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DEVRY BSOP434 FULL COURSE [ all disscussn all labs all assignment all quiz and final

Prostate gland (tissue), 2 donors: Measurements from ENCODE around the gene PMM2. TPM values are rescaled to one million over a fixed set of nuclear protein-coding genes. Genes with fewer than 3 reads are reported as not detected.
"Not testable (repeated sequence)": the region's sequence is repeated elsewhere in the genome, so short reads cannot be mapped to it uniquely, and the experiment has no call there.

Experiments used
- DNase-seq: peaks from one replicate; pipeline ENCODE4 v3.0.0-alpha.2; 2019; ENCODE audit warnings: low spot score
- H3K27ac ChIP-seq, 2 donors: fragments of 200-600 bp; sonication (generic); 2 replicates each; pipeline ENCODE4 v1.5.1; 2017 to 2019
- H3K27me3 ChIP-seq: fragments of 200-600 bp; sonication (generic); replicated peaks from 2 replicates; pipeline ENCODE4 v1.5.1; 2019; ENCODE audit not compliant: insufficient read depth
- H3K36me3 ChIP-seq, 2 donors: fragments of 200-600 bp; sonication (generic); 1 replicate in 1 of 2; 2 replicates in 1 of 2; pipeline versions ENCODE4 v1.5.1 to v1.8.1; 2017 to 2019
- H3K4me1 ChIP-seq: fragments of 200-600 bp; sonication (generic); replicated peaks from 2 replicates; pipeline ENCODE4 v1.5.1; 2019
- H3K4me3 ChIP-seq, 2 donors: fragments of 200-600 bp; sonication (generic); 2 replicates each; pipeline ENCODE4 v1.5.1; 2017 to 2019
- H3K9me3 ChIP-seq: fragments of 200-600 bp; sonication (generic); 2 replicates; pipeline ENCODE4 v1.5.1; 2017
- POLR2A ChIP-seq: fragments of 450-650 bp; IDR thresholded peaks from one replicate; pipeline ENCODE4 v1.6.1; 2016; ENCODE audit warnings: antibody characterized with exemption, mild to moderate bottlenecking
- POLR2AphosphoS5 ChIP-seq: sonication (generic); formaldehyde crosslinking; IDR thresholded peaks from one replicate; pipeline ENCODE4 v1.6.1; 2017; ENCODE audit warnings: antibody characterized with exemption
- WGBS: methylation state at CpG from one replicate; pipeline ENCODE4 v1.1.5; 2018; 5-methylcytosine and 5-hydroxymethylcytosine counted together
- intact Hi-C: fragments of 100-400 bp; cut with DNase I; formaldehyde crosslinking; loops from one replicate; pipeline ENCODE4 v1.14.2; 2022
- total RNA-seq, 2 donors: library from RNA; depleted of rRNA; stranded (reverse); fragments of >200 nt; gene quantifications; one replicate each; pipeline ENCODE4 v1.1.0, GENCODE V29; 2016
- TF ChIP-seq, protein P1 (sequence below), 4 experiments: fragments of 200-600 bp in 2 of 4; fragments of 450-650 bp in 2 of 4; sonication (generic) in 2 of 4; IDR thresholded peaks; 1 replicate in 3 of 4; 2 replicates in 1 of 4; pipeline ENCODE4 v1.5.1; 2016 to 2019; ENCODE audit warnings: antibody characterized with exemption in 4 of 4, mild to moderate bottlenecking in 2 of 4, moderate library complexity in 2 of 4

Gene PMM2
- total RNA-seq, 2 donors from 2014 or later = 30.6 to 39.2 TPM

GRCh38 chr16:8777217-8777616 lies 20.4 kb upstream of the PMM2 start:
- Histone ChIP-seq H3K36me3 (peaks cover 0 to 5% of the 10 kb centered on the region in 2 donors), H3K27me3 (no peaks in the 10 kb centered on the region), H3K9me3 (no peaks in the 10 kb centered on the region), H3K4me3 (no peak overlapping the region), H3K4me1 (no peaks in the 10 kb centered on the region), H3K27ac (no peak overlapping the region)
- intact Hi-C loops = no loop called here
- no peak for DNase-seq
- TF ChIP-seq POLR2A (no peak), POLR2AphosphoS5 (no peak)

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Question;BSOP 434 Week 1 Discussion 1Why do inventories cost so much to maintain? Provide some examples of how cost is associated with carrying an inventory. Is there anything we can do to lower this cost, and if so, what? In addition to the question above, explain how excess inventories can erode profitability.BSOP 434 Week 1Discussion2Discuss why supply chain management (SCM) has become so important. Identify companies that have a well known SCM system. Do these companies have anything in common when it comes to their implementation of SCM? Can you identify and define four (4) attributes of Supply Chain Management?BSOP 434 Week 2Discussion1How can a transportation manager take advantage of trade-offs between price and service? As a transportation manager, when would you want to take advantage of these trade-offs?BSOP 434 Week 2Discussion2Discuss the location selection criteria for distribution centers, warehouses, and manufacturing plants. How might these factors be considered important when locating a manufacturing facility? How do they differ from the factors considered important when locating a distribution facility?BSOP 434 Week 3Discussion1What type of functional and perceptual benefits do labeling and packaging provide to the consumer? What are the two emerging trends in packaging and why are they important?BSOP 434 Week 3Discussion2What role has technology had in order processing? What are some of the key technology elements that you see in your daily shopping? What do you think will be the next big technology development in order processing?BSOP 434 Week 4Discussion1What is the relationship between purchasing and procurement? Discuss three potential procurement objectives. Describe the relevance of the procurement process in a logistics system.BSOP 434 Week 4Discussion2Discuss how developing nations ensure that a good portion of supply chain transactions are conducted within their borders. What are some of the challenges associated with the international logistics?BSOP 434 Week 5Discussion1Discuss how accountants and logistic professions differ in terms of their approach to inventory control. Provide an example of how each would measure a company?s inventory.BSOP 434 Week 5Discussion2In logistical terms, what does system analysis refer to? What is the difference between a partial systems analysis and a comprehensive systems analysis?BSOP 434 Week 6Discussion1Explain why transport rates typically vary by 1) the weight of the shipment, 2) the distance a shipment is transported, and 3) the value of the transport service. Provide an example of how these variables affect a shipping rate.BSOP 434 Week 6Discussion2Contrast qualitative, historical projection, and causal forecasting models. What are the strengths and weaknesses ofeach of these models?BSOP 434 Week 7Discussion1Discuss the differences between facility layouts for office, production, and warehouses. How does the layout of a warehouse impact the effectiveness and efficiency of a warehouse?BSOP 434 Week 7Discussion2Warehouse Management System What is a warehouse management system (WMS)? What are the benefits and downfalls of a WMS in a warehousing operation?week 3 quizQuestion 1.1.(TCO 2) Which of the following is not or are;not key attributes of supply chain management?(Points: 3);Inventory control;Leveraging technology;Customer power;A long-term orientation;All are key attributes.;Question 2.2.(TCO 2) The movement and storage of materials;into a firm refers to(Points: 3);physical distribution.;materials management.;materials handling.;inbound logistics.;outbound logistics.;Question 3.3.(TCO 2) An organization?s ability to respond to;changes in demand, with respect to volume and variety, refers to _____.(Points;3);responsiveness;leanness;agility;relevancy;Question 4.4.(TCO 2) Cooperative supply chain relationships;developed to enhance the overall business performance of both parties is a;definition of (Points: 3);third-party logistics.;supply chain collaboration.;dovetailing.;relationship marketing.;Question 5.5.(TCO 1) Stocks of goods and materials;maintained for satisfaction of demand are known as (Points: 3);supply chain.;inventory.;safety stock.;inventory management.;None of the above;Question 6.6.(TCO 1) The reorder point (ROP) is defined as;the (Points: 3);point used for calculating safety stock.;highest inventory level allowed.;lowest inventory level allowed.;fixed level of inventory at which a replenishment order is;placed.;None of the above;Question 7.7.(TCO 1) _____ stock refers to inventory en;route between various nodes in a logistics system. (Points: 3);Base;Safety;Pipeline;Speculative;Page 2;Question 1.1.(TCO 3) Rate structures deal with three;factors. Which of the following is not one of them? (Points: 3);Homework1There are five questions this week. Your responses should be brief and to the point, written in a short essay style. This work should adhere to APA guidelines. See Doc Sharing for grading rubric.Chapter 1: p. 19, question 1.2Chapter 5: p. 90, questions 5.5 and 5.6Chapter 8: p. 150, questions 8.7 and 8.17Submit your assignment to the Dropbox located on the silver tab at the top of this page.1.2 Distinguish;between possession, form, time, and place utility.5.5 What is the;difference between a lean and an agile supply chain? Under what circumstances;is each an appropriate supply chain approach to pursue?5.6 Discuss some of;the ways that inventory can be reduced in the supply chain.8.7 Distinguish between a fixed order quantity and fixed order interval;system. Which one generally requires more safety stock? Why?]="msonormal">="msonormal">="msonormal">="msonormal">8.17 How do the;consequences of JIT go far beyond inventory management?="msonormal">="msonormal">="msonormal">="msonormal">Homework2There are five questions this week. Your responses should be brief and to the point, written in a short essay style. This work should adhere to APA guidelines. See Doc Sharing for grading rubric.Chapter 9: p. 168, questions 9.4, 9.8 and 9.15Chapter 12: p. 226, questions 12.1 and 12.2Submit your assignment to the Dropbox located on the silver tab at the top of this page. For instructions on how to use the Dropbox, read these9.4 Discuss the factors that influence the number of facilities that a firm chooses to operate.="msonormal">9.15 Explain why quality-of-life issues should be considered in the facility location decision.12.1 Why is transportation important to a firm?s supply chain operations?12.2 Why is it important to know about the characteristics of a country?s transportation infrastructure?="msonormal">="msonormal">Homework3There are five questions this week. Your responses should be brief, to the point, and written in a short essay style. Your work should adhere to the APA guidelines. Please see Doc Sharing for the grading rubric.Chapter 7: p. 126, questions 7.2 and 7.3Chapter 11: p. 207, questions 11.1 and 11.7, 11.9Submit your assignment to the Dropbox located on the silver tab at the top of this page.7.2 Discuss the three basic demand forecasting models.="msonormal">="msonormal">="msonormal">7.3 Discuss several demand forecasting issues.11.1 How do product characteristics influence packaging and materials handling="msonormal">="msonormal">="msonormal">="msonormal">="msonormal">="msonormal">11.7 Discuss some of the labeling requirements associated with hazardous materials.11.9 What environmentally friendly packaging strategies might a firm adopt?="msonormal">="msonormal">="msonormal">Homework4There are five questions this week. Your responses should be brief, to the point, and written in a short essay style. This work should adhere to the APA guidelines. Please see Doc Sharing for the grading rubric.Chapter 6: p. 103, questions 6.1, 6.4, and 6.7Chapter 14: p. 273, questions 14.1 and 14.11Submit your assignment to the Dropbox located on the silver tab at the top of this page6.1;What is procurement? What is its relevance to logistics?6.4;Discuss three potential procurement objectives.6.7;What are the two primary approaches for evaluating suppliers? How do they;differ?="msonormal">="msonormal">14.1;Discuss some of the key political restrictions on cross-border trade.14.11;What are the two primary purposes of export packing?Homework 5There are five questions this week. Your responses should be brief, to the point, and written in a short essay style. Your work should adhere to the APA guidelines. Please see Doc Sharing for the grading rubric.Chapter 2: p. 37, question 2.2Chapter 3: p. 51, questions 3.5 and 3.12Chapter 4: p. 70, questions 4.3 and 4.8Submit your assignment to the Dropbox located on the silver tab at the top of this page. For;2.2. List;the six general types of information management systems, and give one logistics;application for each one that you?ve named.3.5.What are the key;components of the strategic profit model? How can it be used to examine the;affect of logistics decisions?="msonormal">3.12. Most managers believe that while it is;possible to connect logistics decisions to costs, the connection to revenue;enhancement is difficult to impossible. Do you agree or disagree? Why?.8. Discuss;how technological considerations can help in managing truck drivers and their;productivity.;QuestionHomework6There are five questions this week. Your responses should be brief and to the point, written in a short essay style. Your work should adhere to APA guidelines. See Doc Sharing for grading rubric Type over this text with the Homework assignment(s).Chapter 7: p. 126, questions 7.4 and 7.6Chapter 13: p. 249, questions 13.3, 13.4, and 13.18Submit your assignment to the Dropbox located on the silver tab at the top of this page.7.4;Define and describe the order cycle. Why is it considered an important aspect;of customer service?7.6;List the various methods of order transmittal and discuss relevant;characteristics of each.13.3;Discuss how transportation managers could be involved with other operations of;the firm.="msonormal">13.4;What are the three primary factors that determine transportation rates?13.18;Explain how a routing guide might be used by a transportation manager.Homework7There are four questions this week. Your responses should be brief and to the point, written in a short essay style. This work should adhere to APA guidelines. See Doc Sharing for grading rubric.Chapter 10: p. 187, questions 10.3, 10.5, 10.11 and 10.18.10.3;Distinguish among warehouses, distribution centers, and cross-docking;facilities.10.5 What;are the advantages and disadvantages of private warehousing?="msonormal">="msonormal">10.11;Discuss the trade-offs associated with order picking versus stock-replenishing;functions.10.18 What;is a hazardous material? What design elements should be considered when storing;hazardous materials?="msonormal">="msonormal">="msonormal">="msonormal">="msonormal">="msonormal">="msonormal">="msonormal">="msonormal">="msonormal">="msonormal">="msonormal">Lab 1: Low Nail CompanyNote!="msonormal">="msonormal">Submit your assignment to the Dropbox located on the silver tab at the top of this page.(See the Syllabus section "Due Dates for Assignments & Exams" for due dates.)Scenario/SummaryAfter making some wise short-term investments at a race track, Chris Low had some additional cash to invest in a business. The most promising opportunity at the time was in building supplies, so Low bought a business that specialized in sales of one size of nail. The annual volume of nails was 2,000 kegs, and they were sold to retail customers in an even flow. Low was uncertain of how many nails to order at any time. Initially, only two costs concerned him: order-processing costs, which were $60 per order without regard to size, and warehousing costs, which were $1 per year per keg space. This meant that Low had to rent a constant amount of warehouse space for the year, and it had to be large enough to accommodate an entire order when it arrived. Low was not worried about maintaining safety stocks, mainly because the outward flow of goods was so even. Low bought his nails on a delivered basis.DeliverablesThis week?s lab consists of six questions. Please be certain that you answer all of the questions and address all of the areas outlined in the grading rubric below.t the answer to Question 1 and the supplier?s new policy outlined in Question 2, and the warehouse?s new policy in Question 3. Then determine Low?s new EOQ.Step 5: Financing InventoryBack to TopQuestion 5: Temporarily ignore your work on Questions 2, 3, and 4. Low?s luck at the race track is over, he now must borrow money to finance his inventory of nails. Looking at the situation outlined in Question 1, assume that the wholesale cost of nails is $40 per keg and that Low must pay interest at the rate of 1.5% per month on unsold inventory. What is his new EOQ?Step 6: Final EOQBack to TopQuestion 6: Taking into account all of the factors listed in Questions 1, 2, 3, and 5, calculate Low?s EOQ for kegs of nails.Step 7: Final StepBack to TopSubmit your completed assignment to the this week's Lab Dropbox in a MS Word document for grading. The cover page should adhere to the APA 6.0 guidelines.See the Syllabus section "Due Dates for Assignments & Exams" for due dates.Grading RubricBack to TopBe sure to answer all of the questions.It is recommended that you show all of your work. If you only provide the answers and any of them are incorrect, you will lose all of the points allocated to the incorrect answer. However, if you show your work, you might be able to earn partial credit even if the answer is incorrect. An example would be if you set up the problem correctly, but then made a math error in calculations. PrintLab 2: Aero Marine Logistics (AML)Note!Submit your assignment to the Dropbox located on the silver tab at the top of this page.(See the Syllabus section "Due Dates for Assignments & Exams" for due dates.)Scenario/SummaryAero Marine Logistics (AML) was incorporated as a Private Limited Company in South Delhi in the year 1996. The promoters of AML are two professionals who had gathered 15 years of experience working for Tata Steel (one of the biggest and oldest companies in India) in the field of shipping, customs clearance, forwarding, and transportation. Over the last five years, AML has been successful in building an infrastructure and pool of experienced personnel to handle the entire gamut of logistics. In fact, it was one of the first companies to offer door-to-door delivery. It considers itself the specialists in customized solutions and services?a concept that is still unheard of in the transportation industry in the rural belts of northern India. AML handles the entire package of logistics for all its customers. Some of the services they offer include the following.Import consolidation. AML has a well-spread network of offices and trade connections in the United States, Europe, the Far East, and the Middle East to render import consolidation by both air and sea to any part of India. It promises a personalized, prompt service with value for cost.Door-to-door services. AML is fully equipped to deliver door to door, which includes cargo pickup from the supplier?s warehouse, warehousing prior to customs clearance, complete customs clearance of exports from overseas, and freight booking with airlines and shipping lines to receive cargo in India. It also undertakes local customs clearance and transportation to deliver to the door of the customer.Exports. AML has expertise in handling exports of various kinds of cargo by ocean and by air freight. It ensures the timely movement of cargo at the most competitive rates. It takes care of both the complete export documentation formalities and the physical movement of cargo.Consultancy on customs and logistics. AML is well-equipped with professionals to guide customers regarding various modes of transportation and to help customers to optimize utilization of space and save on freight. It acts as liaison with different authorities, such as the RBI (Reserve Bank of India), Port Authority of India, India Civil Aviation Regulatory Body, TEXPROCIL (The Cotton Textiles Export Promotion Council of India), DGFT (Directorate General of Foreign Trade), and so on, on behalf of clients for various permissions and quotas related to import and export of cargo. This could perhaps be classified as its most valuable service, which it hopes will build up its brand image. The red tape, bureaucracy, lack of work ethic, and corruption preclude anyone lacking either clout or established relationship channels (with babus or permanent government employees, notorious for their apathy toward fulfilling job duties and penchant for taking bribes) to do business in India.To enable itself to offer these services, AML has partnered with various associates all over the world to render forwarding services to its customers. It has covered warehouse space of 1,000 square meters and has the ability to arrange for additional space. It has its own two 407 Tata trucks for pickup and delivery of small consignments. It has dedicated a fleet of five low-bed trailers for pickup and delivery of containers. All the field personnel have been provided with two-wheelers for faster conveyance between various points of work.AML has grown rapidly and recently established an online presence whereby clients can place orders online and check the status of their cargo. So far, the increase in sales from the online presence has not been much. Most of AML?s clients are spread out in rural areas and, except for customers in Delhi, do not have access to the Internet. Today, AML is handling an average of 200-plus TEUs (20-foot container equivalents) of imports and exports every month between Delhi and Mumbai (Bombay), which is the nearest big port (a distance of 1,407 kilometers, see Exhibit 8-A.) Luckily, most containers are used for traffic in both directions, moving empties is unproductive. Main items for export are bathroom fittings and spares, machine spares and agricultural equipment, machine spares and chemicals, scientific equipment, medical equipment spares and chemicals, food processing machinery, furniture and kitchen equipment, and interiors. Main items for import are automobile engines and spares, cotton yarn, food products, electronics, televisions and components, rice, stone for stone crafting, and so forth.Recently, one of the AML partners, Mr. S. Singh, was approached by the Chairman of Freshfoods, Mr. R. Maan, with a promise of a huge potential volume (150,000 kilograms per month) for importing frozen mushrooms from Europe if AML would build up its Indian infrastructure to handle such volumes. Freshfoods is the biggest regional exporter and importer of food products in North India. It was founded 20 years ago by a collective of farmers wanting to find markets for their surplus produce of exotic and nonnative foods (like avocados and strawberries) that did not have much local demand except for five-star hotels catering to mostly foreign tourists. The shift in eating habits in recent years had prompted Mr. Maan to promote mushrooms as a daily food item in a major way. To keep the price of imported mushrooms comparable with locally grown food items, huge quantities would have to be transacted to make use of economies of scale.the costs of leasing refrigerated containers. He was disappointed to learn that leasing was almost impossible. The container leasing companies wanted exorbitant rates because there was no backhaul traffic requiring refrigerated equipment and because some areas in North India were too isolated if they needed to send a worker to service malfunctioning equipment. The container leasing company did, however, offer to sell used refrigerated 20-foot containers for seven lakhs apiece and would agree to service them for one year at an additional cost of 1 lakh per container. The used containers could be expected to last another five years. In a meeting involving Mr. Singh, Mr. Maan, and Mr. Veejay, a carrier representative, it was decided that ten 20-foot containers would be sufficient to handle the projected volume of mushrooms. Each container would make one round-trip each month. The cost of ocean freight expense from Amsterdam to Mumbai is $1700US for a single 20-foot container. The cost of land transportation per single 20-foot container from Mumbai to Delhi is $300US. Return costs for empty containers from Delhi to Mumbai to Amsterdam are half as much, although about 10% of the time, another cargo can be found that will cover the costs of return transport.As the meeting broke up, Mr. Veejay said that the mushrooms were not a very dense cargo and that Mr. Singh could be using 40-foot refrigerated containers, which held twice as much as a 20-foot container, though handling costs were less than twice as much. The cost of ocean freight from Amsterdam to Mumbai is $2600US for a single 40-foot container. The cost of transportation per single 40-foot container from Mumbai to Delhi is $500US. Return costs from Delhi to Mumbai to Amsterdam are half as much, although about 10% of the time another cargo can be found that will cover the costs of return transport. Mr. Veejay felt that the 40-foot containers would need to be purchased. Five would be needed, with each making one round-trip per month. Containers were only available new, and the cost would be 15 lakhs apiece. Maintenance anywhere was guaranteed for the first year, and the containers had an estimated life of 10 years.DeliverablesThis week?s lab consists of five questions. Please be certain you answer all the questions and address all the areas outlined in the grading below.Question 4: Mr. Singh has read about the supply-chain concept that attempts to identify and link all the participants from suppliers? suppliers to customers? customers. Who are all the participants in the supply chain, a part of which has been discussed in the case?Step 5: SharingBack to TopQuestion 5: Logistics partnerships involve sharing costs and risks. What are all the costs and risks that this venture entails? How might they be shared?Step 6: Final StepBack to TopSubmit your completed assignment to the this week's Lab Dropbox in a MS Word document for grading. The cover page should adhere to the APA 6.0 guideline.See the Syllabus section "Due Dates for Assignments & Exams" for due dates.PrintLab 4: Easing Ira?s IreNote!Submit your assignment to the Dropbox located on the silver tab at the top of this page.(See the Syllabus section "Due Dates for Assignments & Exams" for due dates.)Scenario/SummaryIra Pollack was difficult to work for. A self-made millionaire, he paid extremely high salaries, but demanded much from his subordinates, including being on call 24-hours per day. In his Las Vegas penthouse, he would study and re-study each detail of his conglomerate?s performance and then call some unlucky underling?at any hour?to vent his anger and demand that something be improved. His tantrums were legendary.One of Pollack?s underlings, Tamara Wood, was driving her new red Mercedes convertible along Rodeo Drive in Beverly Hills, looking for a parking space. Her college class from Northern Illinois University at DeKalb was holding its fifth reunion in Chicago, which she planned to attend. She wanted to buy a new outfit for the event, to show her former classmates that she had arrived. A chauffeur-driven Rolls pulled away from the curb, leaving an empty space right in front of her favorite couturier. She swung her Mercedes expertly into the empty space, looked up, and was pleased to see that there was still nearly an hour left on the meter. ?Daddy was right,? she thought to herself, ?Clean living does pay off.?As she turned off the ignition, Tamara?s cell phone started buzzing. Wood hesitated. Would it be John, calling to thank her for that wonderful evening? Would it be Matt, seeing if she were free to spend next weekend on Catalina Island? Or maybe it was Jason, who was always wanting her to accompany him to Waikiki. She finally picked up the phone and sweetly said, ?Hello.??Don?t ?hello? me!? shouted a man?s voice at the other end.Wood?s stomach churned, her muscles tightened, and she said, weakly, ?Sorry, Mr. Pollack, I was expecting somebody else.??That?s obvious,? he retorted. ?At this hour of the day, you?re on my time and should be thinking of business. How come you?re not in the office???I?m just making a customer service follow-up,? responded Wood, hoping that Mr. Pollack would not ask for too many details.?Well, you should be worried about customer service,? said Pollack. ?That?s why I?ve called. I?ve been studying performance records for all my operations dealing with the amount of time that elapses between our receipt of an order and when our customer receives a shipment. The performance of your distribution center in West Hollywood stinks! Drop what you?re doing and get back to your office and figure out what?s wrong! Then tell me what?s needed to speed up your operation. Call me as soon as you have answers.?Wood heard the phone click. She forgot about DeKalb. She forgot about Chicago and the new outfit. She forgot about her night with John, about Catalina Island and Waikiki. She heard a faint beep to her left. She saw a maroon Jaguar with a Beverly Hills matron motioning with one of her white-gloved hands as if to say, ?If you?re leaving, may I have your parking spot??Muttering to herself, she pulled into her reserved slot next to the West Hollywood distribution center. ?Aloha!? chirped Ellen Scott, her assistant, as she walked in. ?Jason has called three times about wanting you to fly to Hawaii. Also, you have two calls from John, one from Matt, one from your mother, who asked why you never phone her, and one from some fellow who wouldn?t leave his name, but said it was very personal. Tell me about the outfit you bought. I?ll bet it?s stunning.??Forget about them, and hold all my calls,? said Wood, crisply. ?I?m not going anywhere. Pollack called me and is mad because our order processing and delivery times are out of whack.?Two days passed. Wood had put her social life on hold and had not even phoned her mother. All her time was spent trying to figure out how to speed up her order-processing system. But she didn?t know how to start. The accuracy of the system was not an issue, although additional costs could be. When Pollack paid his bonuses last year, he had told Wood that if her operation had cost one cent more to run, she would not have receive a bonus. Because her bonus had paid for her new Mercedes, Wood was cost-conscious, to say the least.Wood?s assistant helped her, too?at least through late Friday afternoon. Scott explained that she couldn?t work on Saturday and Sunday because she?d accepted an invitation to spend the weekend at Catalina Island with an unnamed friend. Before Scott left, she and Wood had decided that there were 12 distinct operations involved in processing and shipping orders. Some could be performed at the same time, whereas others had to be performed in sequence?that is, one could not be started until the other was completed. (These tasks, the amount of time it takes to complete each, and the sequential relationships, if any, are shown in Exhibit 11-A.)After compiling the information shown in Exhibit 11-A, Scott left. Wood was left with the task of trying to relate all those tasks to each other. She recalled a college textbook that she had never much cared for but that she had come across a few weeks earlier as she was searching for her Northern Illinois University yearbook. Wood looked at a PERT chart in that book and knew that she would have to construct something similar to analyze the distribution center?s order processing and shipping operations. She studied the text accompanying the chart, sighed, and thought to herself, ?Where was I or at least where was my mind?the day the professor explained all of this in class?DeliverablesThis week?s lab consists of five questions. Please be certain you answer all the questions and address all the areas outlined in the grading below.LAB STEPSStep 1: PERT ChartBack to TopQuestion 1: Arrange the tasks shown in Exhibit 11-A in a network or PERT chart.Step 2: Critical PathBack to TopQuestion 2: Determine the critical path. What is the least amount of time it takes between receipt of an order and its delivery to a customer?Step 3: RiskBack to Top that she?s a Californian ready for the race down the information superhighway, Wood wants to be able to impress Pollack with her knowledge of current technology. Recently, a sales representative from a warehouse equipment company called, trying to interest her in installing a Star Wars?Robotic? order picker for the warehouse. Controlled by lasers and powered by magnetic levitation, the device can pick orders (task H) in 15 minutes, rather than 6 hours (0.75 day), the current time needed. How valuable would such a device be to Wood? Why?Step 5: Faster TransportationBack to TopQuestion 5: Another alternative is to use faster transportation. How should Wood choose between paying more for faster transportation and paying more for other improvements? Assume that her only goal is speed.Step 6: Final StepBack to TopSubmit your completed assignment to the this week's Lab Dropbox in a MS Word document for grading. The cover page should adhere to the APA 6.0 guideline.See the Syllabus section "Due Dates for Assignments & Exams" for due dates.Grading RubricBack to TopBe sure to answer all the questions.It is recommended that you show all of your work. If you only provide the answers and any of them are incorrect, you will lose all of the points allocated to the incorrect answer. However, if you show your work you might be able to obtain partial credit even if the answer is incorrect (e.g., you set up the problem correctly but you make a math error in your calculations).Lab 5: Columbia Lumber Products CompanyNote!="msonormal">="msonormal">Submit your assignment to the Dropbox located on the silver tab at the top of this page.(See the Syllabus section "Due Dates for Assignments & Exams" for due dates.)Scenario/SummaryThe Columbia Lumber Products Company (CLPC) was headquartered in Portland, Oregon, where it had been founded in 1899. For many years, its principal product had been only lumber, in the 1940s it began producing plywood, and in 1960, particle board. The first two products, lumber and plywood, were produced at various sites in Oregon, and marketed on the West Coast and as far east as Chicago.Particle board was produced in Duluth, Minnesota, at a plant built in 1962 with a U.S. Area Redevelopment Administration Loan. Initially, the input to the plant was trimmings and other scrap from CLPC?s Oregon operations. Particle board sales increased so quickly that the Duluth operation consumed not only all of the former waste from CLPC?s Oregon plant but also waste purchased from various lumber and wood products operations in Minnesota and northern Wisconsin.In terms of product volume, CLPC?s sales doubled between 1960 and 1990. However, nearly all the growth had been in particle board, lumber and plywood sales remained relatively constant (though varying with changes in the home construction industry). In 1996, exports accounted for 9% of CLPC?s sales. Nearly all of this was plywood sold to Japan. Fifteen percent of CLPC?s 1996 purchases were from foreign sources, 5% was mahogany from the Philippines used for plywood veneer, and 10% was wood scrap purchased from Ontario, Canada, for use in CLPC?s Duluth plant. Particle board produced in Duluth was marketed in all states east of the Rocky Mountains, although sales in the southern United States were somewhat less than spectacular.The slowdown in home production, which started in the late 1970s in the Midwest, really never ended and resulted in many years of little or no growth in CLPC?s sales. Common stock dividends had been cut several times. In 1996, they were 37 cents per share, down considerably from their peak?in 1976?of $2.21.Stockholders, the outside directors, and various lending institutions were becoming increasingly unhappy. After a long, tense board of directors meeting, agreement was reached only with respect to what some of the organizational problems were. A partial list follows.The corporate headquarters was in Portland, although all growth occurred in the Midwest. Possibly, the headquarters, or at least more functions, should be shifted to an office in Duluth where the plant was, or to Chicago, the largest sales office. A major relocation away from Portland would be difficult. Many employees would choose to remain on the West Coast. Even for those willing to relocate, there